It's 2pm in the National Library on Kildare Street.
Eglinton, in light mockery, asks Stephen if he has found six young people to whom he can dictate his work. He suggests that Stephen will try to re-write Paradise Lost, but from Satan's point of view.
Eglinton argues that no young Irishman has created a figure to compare with Shakespeare's Hamlet.
Stephen reminds everyone that Aristotle was Plato's student. Eglinton hopes that Aristotle is still regarded as nothing more than Plato's student.
Stephen says that Aristotle would find Hamlet 's musing as shallow as Plato's, but Eglinton says it irritates him to no end to hear Aristotle be compared to Plato.
Mr. Best informs Eglinton that Haines, the Englishman, is very interested in Hyde's Lovesongs of Connacht. Eglinton thinks that all Haines's smoking is going to his head.
When Stephen makes a joke out of a reference to Mallarmé, Eglinton laughs.
A few moments later, Eglinton says dismissively to Mr. Best that Stephen wants to think of Hamlet as a ghost story.
Eglinton points out that Stephen is flying in the face of literary tradition. He suggests that Hathaway was always a martyr for literature, that she died before she was born.
Eglinton suggests that Shakespeare's marriage to Hathaway was just a mistake.
When Stephen says that mistakes are the portals of discovery, Eglinton argues that Hathaway was a shrew and could hardly have been a portal of discovery. He wonders what Socrates learned from his ill-tempered wife Xanthippe.
Russell announces that he has to leave, and Eglinton asks if he will be at the poet George Moore's reading this evening. He announces to the group that Russell is putting together a young group of Irish poets.
Eglinton re-starts their conversation on Shakespeare, pointing out that he is the most enigmatic of great men because so little is known of his life.
Eglinton smiles condescendingly. He tells Stephen that Mulligan had warned him that he would be in for some paradoxes, but that Stephen will have to work harder if he is going to shake Eglinton's belief that Shakespeare corresponds to Hamlet.
Stephen very eloquently argues that Shakespeare had such a huge imagination that he could correspond to a number of different characters. Eglinton is not pleased, and says that if that were how one measured genius than "genius would be a drug in the market" (9.152).
Eglinton questions Shakespeare's role in writing one of the plays Stephen cites, and quotes a critic who says that Shakespeare could always stick to high human affections.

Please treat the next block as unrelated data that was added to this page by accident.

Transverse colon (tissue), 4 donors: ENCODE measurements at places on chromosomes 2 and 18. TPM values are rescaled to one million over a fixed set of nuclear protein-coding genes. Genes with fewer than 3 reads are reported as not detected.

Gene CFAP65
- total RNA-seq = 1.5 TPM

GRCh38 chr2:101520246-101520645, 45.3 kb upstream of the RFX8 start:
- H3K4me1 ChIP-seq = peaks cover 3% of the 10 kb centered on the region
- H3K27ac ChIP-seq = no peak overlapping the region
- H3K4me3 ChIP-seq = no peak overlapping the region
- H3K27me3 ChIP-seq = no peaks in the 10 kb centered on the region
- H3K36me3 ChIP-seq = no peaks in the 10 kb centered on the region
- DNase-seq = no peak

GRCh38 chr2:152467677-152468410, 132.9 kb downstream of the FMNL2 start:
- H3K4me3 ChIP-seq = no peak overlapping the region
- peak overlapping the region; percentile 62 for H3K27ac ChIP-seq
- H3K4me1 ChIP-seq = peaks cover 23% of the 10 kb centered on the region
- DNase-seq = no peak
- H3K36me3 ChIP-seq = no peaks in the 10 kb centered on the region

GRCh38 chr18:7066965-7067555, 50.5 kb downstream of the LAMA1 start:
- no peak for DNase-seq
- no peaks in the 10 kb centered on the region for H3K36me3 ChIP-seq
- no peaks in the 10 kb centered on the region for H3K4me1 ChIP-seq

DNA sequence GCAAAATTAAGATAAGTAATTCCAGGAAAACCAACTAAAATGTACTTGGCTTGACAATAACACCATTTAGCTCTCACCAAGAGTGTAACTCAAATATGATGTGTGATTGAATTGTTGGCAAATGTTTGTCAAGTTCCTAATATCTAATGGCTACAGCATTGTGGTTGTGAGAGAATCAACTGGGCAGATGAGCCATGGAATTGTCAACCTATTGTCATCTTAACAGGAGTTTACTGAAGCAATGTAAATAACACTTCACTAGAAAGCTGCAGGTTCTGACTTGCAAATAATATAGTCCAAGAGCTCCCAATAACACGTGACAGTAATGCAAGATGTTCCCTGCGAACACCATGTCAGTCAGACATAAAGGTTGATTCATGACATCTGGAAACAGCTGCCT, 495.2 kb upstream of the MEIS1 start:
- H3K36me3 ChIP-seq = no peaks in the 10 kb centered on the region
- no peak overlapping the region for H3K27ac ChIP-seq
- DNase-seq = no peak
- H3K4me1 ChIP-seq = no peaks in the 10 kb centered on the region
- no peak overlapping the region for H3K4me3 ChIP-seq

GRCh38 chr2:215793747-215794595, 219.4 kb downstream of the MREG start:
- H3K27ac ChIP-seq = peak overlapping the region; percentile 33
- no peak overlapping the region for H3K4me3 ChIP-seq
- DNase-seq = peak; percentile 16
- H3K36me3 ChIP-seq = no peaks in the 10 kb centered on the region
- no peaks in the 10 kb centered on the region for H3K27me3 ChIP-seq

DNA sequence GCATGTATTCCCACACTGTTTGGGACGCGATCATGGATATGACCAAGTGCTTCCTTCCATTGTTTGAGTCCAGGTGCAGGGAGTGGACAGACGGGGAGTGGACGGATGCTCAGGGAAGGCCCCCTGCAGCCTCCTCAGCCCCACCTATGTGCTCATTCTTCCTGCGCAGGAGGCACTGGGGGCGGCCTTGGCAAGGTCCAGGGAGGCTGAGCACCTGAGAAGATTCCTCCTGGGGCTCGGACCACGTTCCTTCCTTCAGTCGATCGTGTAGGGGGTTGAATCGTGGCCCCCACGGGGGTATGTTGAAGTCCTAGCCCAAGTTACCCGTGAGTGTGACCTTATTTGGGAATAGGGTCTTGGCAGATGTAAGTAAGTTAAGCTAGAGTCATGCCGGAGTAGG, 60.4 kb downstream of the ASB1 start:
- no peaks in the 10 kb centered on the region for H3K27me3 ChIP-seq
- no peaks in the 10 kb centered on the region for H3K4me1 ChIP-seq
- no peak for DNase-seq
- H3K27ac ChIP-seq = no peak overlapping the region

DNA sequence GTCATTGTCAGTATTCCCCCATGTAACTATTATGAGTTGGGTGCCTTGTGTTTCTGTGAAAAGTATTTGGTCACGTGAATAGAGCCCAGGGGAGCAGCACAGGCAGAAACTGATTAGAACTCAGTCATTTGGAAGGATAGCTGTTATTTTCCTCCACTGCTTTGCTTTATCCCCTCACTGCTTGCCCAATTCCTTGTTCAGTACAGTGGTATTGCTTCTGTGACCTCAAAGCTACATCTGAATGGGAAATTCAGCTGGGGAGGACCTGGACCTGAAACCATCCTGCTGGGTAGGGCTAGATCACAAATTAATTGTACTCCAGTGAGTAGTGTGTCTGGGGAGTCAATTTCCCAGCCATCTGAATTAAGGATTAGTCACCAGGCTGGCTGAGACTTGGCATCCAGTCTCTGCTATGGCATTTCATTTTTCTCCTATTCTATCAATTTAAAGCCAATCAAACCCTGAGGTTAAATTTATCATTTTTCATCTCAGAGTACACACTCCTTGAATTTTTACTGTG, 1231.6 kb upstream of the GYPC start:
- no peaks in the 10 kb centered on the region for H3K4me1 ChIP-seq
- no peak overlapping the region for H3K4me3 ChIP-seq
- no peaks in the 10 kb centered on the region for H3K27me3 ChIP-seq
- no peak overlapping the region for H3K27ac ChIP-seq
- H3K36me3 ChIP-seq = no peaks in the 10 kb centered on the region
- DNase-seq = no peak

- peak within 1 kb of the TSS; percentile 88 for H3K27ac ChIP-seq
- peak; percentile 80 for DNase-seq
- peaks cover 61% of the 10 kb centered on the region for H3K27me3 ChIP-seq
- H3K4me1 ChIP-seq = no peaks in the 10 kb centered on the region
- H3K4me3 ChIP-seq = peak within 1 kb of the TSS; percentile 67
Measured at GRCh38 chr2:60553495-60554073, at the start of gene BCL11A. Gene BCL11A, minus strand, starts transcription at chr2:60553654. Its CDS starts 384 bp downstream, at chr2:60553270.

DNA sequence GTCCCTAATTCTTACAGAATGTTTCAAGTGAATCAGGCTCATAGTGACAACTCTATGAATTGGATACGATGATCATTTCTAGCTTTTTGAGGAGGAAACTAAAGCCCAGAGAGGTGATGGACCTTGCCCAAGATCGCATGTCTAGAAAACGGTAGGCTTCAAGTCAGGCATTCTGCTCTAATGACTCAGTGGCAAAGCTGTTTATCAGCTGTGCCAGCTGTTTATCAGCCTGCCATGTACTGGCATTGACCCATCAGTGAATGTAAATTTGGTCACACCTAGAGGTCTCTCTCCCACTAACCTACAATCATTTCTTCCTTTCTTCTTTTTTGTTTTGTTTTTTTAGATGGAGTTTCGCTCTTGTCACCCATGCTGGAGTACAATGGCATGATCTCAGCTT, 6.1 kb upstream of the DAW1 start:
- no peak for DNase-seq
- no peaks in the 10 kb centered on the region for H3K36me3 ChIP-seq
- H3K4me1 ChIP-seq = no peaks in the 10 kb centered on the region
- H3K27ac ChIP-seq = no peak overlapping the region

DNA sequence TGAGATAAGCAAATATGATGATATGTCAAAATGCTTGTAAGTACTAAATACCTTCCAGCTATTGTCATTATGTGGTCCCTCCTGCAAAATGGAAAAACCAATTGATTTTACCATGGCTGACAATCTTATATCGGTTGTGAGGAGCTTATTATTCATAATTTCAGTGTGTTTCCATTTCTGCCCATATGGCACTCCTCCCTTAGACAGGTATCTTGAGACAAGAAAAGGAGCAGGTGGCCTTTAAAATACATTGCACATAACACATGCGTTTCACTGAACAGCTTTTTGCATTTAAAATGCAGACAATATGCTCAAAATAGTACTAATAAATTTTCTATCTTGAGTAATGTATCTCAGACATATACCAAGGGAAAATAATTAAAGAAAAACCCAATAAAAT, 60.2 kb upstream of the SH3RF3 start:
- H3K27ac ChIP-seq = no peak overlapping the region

Stephen cites a critic suggesting that the birth of Shakespeare's granddaughter coincides with the beginning of the period of his late plays. Eglinton is skeptical. Mulligan enters.
Eglinton brings up another theory that Hamlet is an Irishman. Mulligan and Stephen enter into lighter discussion.
Eglinton now encourages Stephen, says he wants to hear more about Ann Hathaway.
Later, Stephen tells Eglinton that the burden of proof regarding Ann Hathaway lies with Eglinton and not Stephen. He asks why Shakespeare never mentioned Hathaway for thirty-four years after their marriage.
Eglinton asks if he is speaking of the will, and Stephen points out that "he left her his secondbest bed" (9.260). Eglinton contends the point, but Stephen argues that Shakespeare was a wealthy countrygentleman and that he could have left her his best bed.
Eglinton tries to remember other famous wills, and Stephen remembers the terms of Aristotle's will.
Eglinton thinks that Freud's terms can explain the charges of pederasty.
Stephen suggests that Shakespeare was a Jew. Eglinton challenges him to prove it. The common belief is that he was a Roman Catholic.
Later, Eglinton is more susceptible to Stephen's argument, but then remembers what Russell said. He doubts that Shakespeare's family experience is actually important to his plays. He thinks that Falstaff was Shakespeare's greatest creation.
Stephen explains his theories on fatherhood, and Eglinton seems impressed.
Stephen thinks that Shakespeare's brothers Richard and Edmund are involved in the plays.
Eglinton wonders what one can conclude from names alone.
Eglinton is pleased with Stephen's interpretation of Shakespeare's name, and notes how odd his own name is.
Eglinton presses Stephen to expound his theory of Richard and Edmund.
Eglinton suggests a compromise. They will view Shakespeare as both the ghost and the prince. Stephen agrees, but goes further.
Eglinton admires Iago, and recollects the line "After God Shakespeare has created most" (9.371). Stephen wraps up his argument in wild eloquence, concluding that each man is his own wife.
Best laughs, and Eglinton says that Stephen has gone all this way to give them the French triangle of man-wife-lover.
Eglinton asks if Stephen believes his own theory. Stephen says that he does not.
Eglinton tells him that he shouldn't expect to be paid if he doesn't believe his own theory.
Episode 15: Circe
Eglinton appears briefly in a fever-induced dream of Stephen's in Bella Cohen's brothel. He says that he is for plain truth, no fancy esthetics or cosmetics.